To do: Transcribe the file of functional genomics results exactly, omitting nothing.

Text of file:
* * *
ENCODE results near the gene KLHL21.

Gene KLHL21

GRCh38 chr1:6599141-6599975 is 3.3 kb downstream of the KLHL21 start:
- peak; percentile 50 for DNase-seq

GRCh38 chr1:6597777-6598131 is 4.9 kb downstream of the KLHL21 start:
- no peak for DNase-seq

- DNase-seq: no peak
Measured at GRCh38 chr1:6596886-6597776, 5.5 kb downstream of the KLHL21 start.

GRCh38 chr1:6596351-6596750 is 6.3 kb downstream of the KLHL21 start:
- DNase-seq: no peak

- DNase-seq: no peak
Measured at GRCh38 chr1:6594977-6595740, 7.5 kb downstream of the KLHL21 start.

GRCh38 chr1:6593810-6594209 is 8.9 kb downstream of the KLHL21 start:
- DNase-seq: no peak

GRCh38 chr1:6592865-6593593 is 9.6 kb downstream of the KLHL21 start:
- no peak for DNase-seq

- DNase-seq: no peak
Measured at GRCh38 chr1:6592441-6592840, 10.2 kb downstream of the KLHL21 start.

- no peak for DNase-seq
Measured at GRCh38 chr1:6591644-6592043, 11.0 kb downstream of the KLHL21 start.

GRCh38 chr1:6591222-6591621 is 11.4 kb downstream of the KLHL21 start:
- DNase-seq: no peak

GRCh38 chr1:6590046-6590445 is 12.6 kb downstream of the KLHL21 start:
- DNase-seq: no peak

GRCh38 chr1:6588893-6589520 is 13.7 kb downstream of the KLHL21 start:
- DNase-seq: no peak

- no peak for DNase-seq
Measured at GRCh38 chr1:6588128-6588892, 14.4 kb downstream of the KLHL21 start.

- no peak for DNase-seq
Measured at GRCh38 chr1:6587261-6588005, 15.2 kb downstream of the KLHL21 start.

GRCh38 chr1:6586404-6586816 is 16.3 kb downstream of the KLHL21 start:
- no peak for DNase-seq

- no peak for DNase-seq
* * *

ENCODE results near the gene KLHL21.

Gene KLHL21

GRCh38 chr1:6599141-6599975 is 3.3 kb downstream of the KLHL21 start:
- peak; percentile 50 for DNase-seq

GRCh38 chr1:6597777-6598131 is 4.9 kb downstream of the KLHL21 start:
- no peak for DNase-seq

- DNase-seq: no peak
Measured at GRCh38 chr1:6596886-6597776, 5.5 kb downstream of the KLHL21 start.

GRCh38 chr1:6596351-6596750 is 6.3 kb downstream of the KLHL21 start:
- DNase-seq: no peak

- DNase-seq: no peak
Measured at GRCh38 chr1:6594977-6595740, 7.5 kb downstream of the KLHL21 start.

GRCh38 chr1:6593810-6594209 is 8.9 kb downstream of the KLHL21 start:
- DNase-seq: no peak

GRCh38 chr1:6592865-6593593 is 9.6 kb downstream of the KLHL21 start:
- no peak for DNase-seq

- DNase-seq: no peak
Measured at GRCh38 chr1:6592441-6592840, 10.2 kb downstream of the KLHL21 start.

- no peak for DNase-seq
Measured at GRCh38 chr1:6591644-6592043, 11.0 kb downstream of the KLHL21 start.

GRCh38 chr1:6591222-6591621 is 11.4 kb downstream of the KLHL21 start:
- DNase-seq: no peak

GRCh38 chr1:6590046-6590445 is 12.6 kb downstream of the KLHL21 start:
- DNase-seq: no peak

GRCh38 chr1:6588893-6589520 is 13.7 kb downstream of the KLHL21 start:
- DNase-seq: no peak

- no peak for DNase-seq
Measured at GRCh38 chr1:6588128-6588892, 14.4 kb downstream of the KLHL21 start.

- no peak for DNase-seq
Measured at GRCh38 chr1:6587261-6588005, 15.2 kb downstream of the KLHL21 start.

GRCh38 chr1:6586404-6586816 is 16.3 kb downstream of the KLHL21 start:
- no peak for DNase-seq

- no peak for DNase-seq